Alfa Romeo traces its origins back before the first World War, and the company was involved in motorsports straight away, competing in some of the earliest iterations of the Targa Florio, with a relative unknown named Enzo Ferrari delivering them a second place finish in the 1920 race over formidable Sicilian mountain roads.  Il Commendatore later ascended to team manager, responsible for a stable of drivers that included Tazio Nuvolari, among others.  During the latter portion of the interwar era, the European Championship – the predecessor of Formula One – was largely dominated by the Silver Arrows, who enjoyed considerable state-sponsored largesse, although Alfa received support from Mussolini’s regime and found some success, as well.


 Nuvolari’s Alfa Romeo leads the Auto Union of eventual victor Bernd Rosemeyer at the 1936 Italian Grand Prix, held at Monza

After the second World War, the marque once more enjoyed motorsports glory, with Giuseppe Farina and Juan Manuel Fangio winning the 1950 and 1951 World Drivers Championships, respectively, in Alfas.  Alfa continued its F1 participation in ensuing decades, supplying engines to a variety of teams – including March and Brabham – before returning briefly as a full manufacturer during the turbo era, but met with little success, and so exited after the 1985 season.  Afterward, Alfa provided engines to Ligier and Osella, before leaving the sport for good in 1988.


Fangio’s Alfa Romeo 159 “Alfetta” at the 1951 Belgian Grand Prix, a race El Maestro won; note the iconic Quadrifoglio badge

Despite substantial motorsports credibility, Alfa Romeo is remembered in the United States for other reasons, if at all.  Alfa began officially importing cars into the US in 1961, taking over from Max Hoffman, who had done so beforehand.  An Alfa Romeo Spider featured prominently in the 1967 film The Graduate, with protagonist Ben receiving a Duetto as a graduation present.


Although Americans of a certain generation began to consider the diminutive roadster the appropriate visual accompaniment to the music of Simon and Garfunkel, Alfa Romeos acquired a reputation for mechanical and electrical fragility, and overlord FIAT pulled Alfa out of the domestic market in 1995, due to economic difficulties.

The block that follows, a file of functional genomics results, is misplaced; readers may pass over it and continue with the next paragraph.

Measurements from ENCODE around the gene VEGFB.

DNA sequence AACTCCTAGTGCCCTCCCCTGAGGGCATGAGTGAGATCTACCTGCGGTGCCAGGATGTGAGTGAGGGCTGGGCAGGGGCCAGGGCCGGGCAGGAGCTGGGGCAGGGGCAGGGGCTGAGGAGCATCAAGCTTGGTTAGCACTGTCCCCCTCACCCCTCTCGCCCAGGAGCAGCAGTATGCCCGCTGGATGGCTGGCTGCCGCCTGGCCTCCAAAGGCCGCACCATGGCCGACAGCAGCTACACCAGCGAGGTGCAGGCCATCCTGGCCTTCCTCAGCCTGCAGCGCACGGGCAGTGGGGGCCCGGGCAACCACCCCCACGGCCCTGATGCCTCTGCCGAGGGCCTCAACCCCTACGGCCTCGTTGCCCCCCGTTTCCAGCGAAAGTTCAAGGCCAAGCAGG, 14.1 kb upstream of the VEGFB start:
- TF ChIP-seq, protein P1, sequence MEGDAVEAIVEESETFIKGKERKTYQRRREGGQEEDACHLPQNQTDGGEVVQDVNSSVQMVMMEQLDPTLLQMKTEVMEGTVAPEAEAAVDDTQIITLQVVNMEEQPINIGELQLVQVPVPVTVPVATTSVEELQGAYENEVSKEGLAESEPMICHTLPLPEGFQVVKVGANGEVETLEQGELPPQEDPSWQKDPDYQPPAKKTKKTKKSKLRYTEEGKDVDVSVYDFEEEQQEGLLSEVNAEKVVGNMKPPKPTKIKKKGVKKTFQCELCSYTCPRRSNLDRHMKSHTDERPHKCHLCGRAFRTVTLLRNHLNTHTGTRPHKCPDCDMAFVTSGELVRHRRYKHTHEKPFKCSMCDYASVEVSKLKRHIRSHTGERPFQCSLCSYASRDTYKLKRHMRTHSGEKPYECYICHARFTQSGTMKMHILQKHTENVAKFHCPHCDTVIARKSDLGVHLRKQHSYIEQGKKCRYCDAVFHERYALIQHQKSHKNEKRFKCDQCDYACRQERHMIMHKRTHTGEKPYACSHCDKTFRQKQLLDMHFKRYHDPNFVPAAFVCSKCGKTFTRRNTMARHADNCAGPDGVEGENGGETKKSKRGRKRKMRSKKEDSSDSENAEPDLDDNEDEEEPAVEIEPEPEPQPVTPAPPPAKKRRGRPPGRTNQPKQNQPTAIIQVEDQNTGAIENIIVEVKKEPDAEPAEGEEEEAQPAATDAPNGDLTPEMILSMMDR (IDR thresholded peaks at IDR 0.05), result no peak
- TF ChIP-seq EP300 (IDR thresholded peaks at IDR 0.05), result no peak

The legendary unreliability of Alfa Romeos and other “interesting” cars helps keep this Atlanta garage quite busy

The genesis of McLaren begins in the Antipodes, courtesy of Kiwi namesake Bruce McLaren.  Bruce joined the Cooper F1 team in 1959 and raced for them until 1966, when he struck out on his own.  McLaren perished in a Can-Am testing accident at Goodwood in 1970, but his legacy carried on.  The McLaren team won its first World Constructors Championship in 1974 with Emerson Fittipaldi, who also won the World Drivers Championship that year.  The team struggled through the remainder of the decade, but the course began to turn with the arrival of analytical and calculating boss Ron Dennis in 1980.  The team notched two more championships in 1984 and 1985, with Niki Lauda and Alain Prost, respectively, serving as drivers.  McLaren has historically relied on purchasing its engines, rather than manufacturing them in-house; the team was a customer of Cosworth Ford, aforementioned Alfa Romeo, and TAG-Porsche in its earlier years.  The greatest achievements came through its partnership with Honda, however.  For the 1988 season, Dennis secured the best powerplant, as well as the best driver lineup – Prost and Ayrton Senna.  The superiority of the McLaren MP4/4 shone clearly, and Dennis’s pair of drivers competed only against each other for the drivers title, winning 15 of 16 races between them.


Senna leads from Prost in the 1988 Hungarian Grand Prix, a race which Senna won